Presentation on theme: "Treating Pain ADEQUATELY, and Staying Safe… Patients and Physicians Alike: Cases from the Field Laurie Lyckholm MD FACP Hematology/Oncology and Palliative."— Presentation transcript:
Treating Pain ADEQUATELY, and Staying Safe… Patients and Physicians Alike: Cases from the Field Laurie Lyckholm MD FACP Hematology/Oncology and Palliative Medicine Massey Cancer Center Virginia Commonwealth University
Objectives Examine cases in which pain management is a challenge. Demonstrate how pain management may be applied safely and appropriately in any situation
Rob L. 30 y/o healthy man admitted to the ED with crush injury of Lt leg Ruptured popliteal artery Bilateral compartment syndrome
Rob L. Given enough IV pain meds in ED to take the edge off. To OR for emergent fem-pop bypass, bilateral fasciotomies from ankles to thighs
Rob L. Epidural for 24 hours after surgery; fair pain control, then… Weaning begins…hydromorphone PCA initially at 2 mg every 6 minutes reduced to 1mg after 12 hours, despite pain scores 8-10. Severe pain…10/10 persists, even with patient using hydromorphone PCA regularly Patient asking for more pain medicine regularly
Rob L. 12 hours later, PCA discontinued and started on prn hydromorphone every 4-6 hours
Rob L. 30 y/o usually very stoic, macho man crying BEGGING for pain medicine every hour Rates pain continuously as 10/10
Rob L. Pain consult called after 3 days of intense untreated pain, pts mother insists Full pain consult by trusted Pain/Palliative Care team None of consultant recommendations followed
Rob L. Pain continues Nurses are distressed Team refuses to increase pain medicine he shouldnt be having that much pain… Pain team calls charge nurse first, who says his hands are tied Pain team calls attending physician, who restarts PCA hydromorphone at appropriate dosing (1mg every 6 minutes and 4 mg bolus every hour) and patient becomes more comfortable
Rob L. Over the course of the next few days, Robs condition improves and he is comfortable, using 1mg IV dilaudid twice an hour on average, and 1-2 4mg boluses/day. Bolus before and during dressing changes, which involve peeling dressings off open fasciotomies.
Rob L. Day of discharge. To have ongoing dressing changes and wound care by Home Health PCA discontinued. Prescription?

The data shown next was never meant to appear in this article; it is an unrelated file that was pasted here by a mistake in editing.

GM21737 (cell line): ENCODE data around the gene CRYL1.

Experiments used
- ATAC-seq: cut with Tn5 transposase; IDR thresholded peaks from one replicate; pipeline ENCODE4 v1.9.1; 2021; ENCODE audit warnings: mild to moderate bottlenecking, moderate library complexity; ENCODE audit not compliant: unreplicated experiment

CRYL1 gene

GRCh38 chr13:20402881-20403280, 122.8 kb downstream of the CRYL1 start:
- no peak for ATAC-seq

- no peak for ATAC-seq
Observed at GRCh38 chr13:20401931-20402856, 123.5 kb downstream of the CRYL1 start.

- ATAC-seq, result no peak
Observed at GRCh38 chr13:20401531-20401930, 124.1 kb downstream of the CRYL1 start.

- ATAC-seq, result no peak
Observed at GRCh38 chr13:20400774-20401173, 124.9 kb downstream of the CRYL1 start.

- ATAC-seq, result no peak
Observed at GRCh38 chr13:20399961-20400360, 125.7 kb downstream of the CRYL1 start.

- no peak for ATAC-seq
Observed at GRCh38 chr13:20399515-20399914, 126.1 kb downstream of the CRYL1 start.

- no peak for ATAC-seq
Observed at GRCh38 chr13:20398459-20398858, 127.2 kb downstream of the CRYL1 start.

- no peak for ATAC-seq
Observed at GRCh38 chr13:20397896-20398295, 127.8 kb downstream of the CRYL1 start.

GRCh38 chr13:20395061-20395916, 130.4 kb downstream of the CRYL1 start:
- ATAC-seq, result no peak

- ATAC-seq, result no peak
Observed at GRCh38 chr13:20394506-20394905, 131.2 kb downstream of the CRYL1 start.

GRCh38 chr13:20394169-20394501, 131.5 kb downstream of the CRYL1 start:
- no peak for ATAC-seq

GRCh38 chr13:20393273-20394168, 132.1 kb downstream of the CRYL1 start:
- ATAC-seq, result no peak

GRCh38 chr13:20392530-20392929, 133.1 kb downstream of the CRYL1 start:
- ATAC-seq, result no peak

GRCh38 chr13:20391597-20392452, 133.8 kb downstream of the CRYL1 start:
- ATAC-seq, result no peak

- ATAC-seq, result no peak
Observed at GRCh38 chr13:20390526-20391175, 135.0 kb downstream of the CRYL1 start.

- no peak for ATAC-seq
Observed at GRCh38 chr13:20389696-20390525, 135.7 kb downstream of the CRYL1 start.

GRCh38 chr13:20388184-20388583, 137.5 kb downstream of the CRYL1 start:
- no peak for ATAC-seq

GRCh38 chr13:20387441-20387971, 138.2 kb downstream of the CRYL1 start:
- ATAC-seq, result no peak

Rob L. Dilaudid 2mg; 1 tablet every 6 -8 hours for pain #10 Appointment in 1 week.
What went wrong??? Undertreatment WHY?? –Assumptions –Biases –Fear –Lack of experience –Lack of education
Jenna T. 35 y/o woman with metastatic breast cancer Pain from primary breast lesion as well as sternal and left humerus pain from metastases. Using MS Contin 120mg every 12 hours MSIR 15-30 mg every 3-4 hours for breakthrough pain Says pain fairly well controlled
Jenna T. Calls clinic nurselost medications; had purse stolen
Jenna T. Calls the next week; pain is worse; needs more medications
Jenna T. Calls the next week; pain is worse; needs more medications; sister will pick up Does not show up for next appointment Calls the week after did not show; needs more medications; pain out of control. Comes in for appointment. Clearly in pain, very quiet, furrowed brow. Winces with movement. Calls the next week. Out of meds; says they were stolen.
Jenna T. Ways to help Jenna but stay safe: –Drug Screen, but careful…know your screens! –Weekly refills –Patient herself must come to pick up –Frequent brief appointments –Single pharmacy –Single physician writing meds –Talk with pharmacist directly to discuss plan (HIPAA – okay)
Final Messages Even the most difficult pain patients can be treated safely but must be collaborative and truthful Burden of proof on the physician if they do not believe the patient Dont make assumptions based on socioeconomic biases Talk with your patient about concerns
Final Messages Work with your pharmacist directly; call before sending patient if very large number or unusual way of taking medication. Telegraph messages on the rx pad –for cancer pain or for chronic back pain –Write out number prescribed: 100 (one hundred).
Final Messages DOCUMENT each visit and why pain medicines prescribed If prescribing large doses, request frequent visits and/or phone calls if patient unable to transport easily, document phone calls in patient chart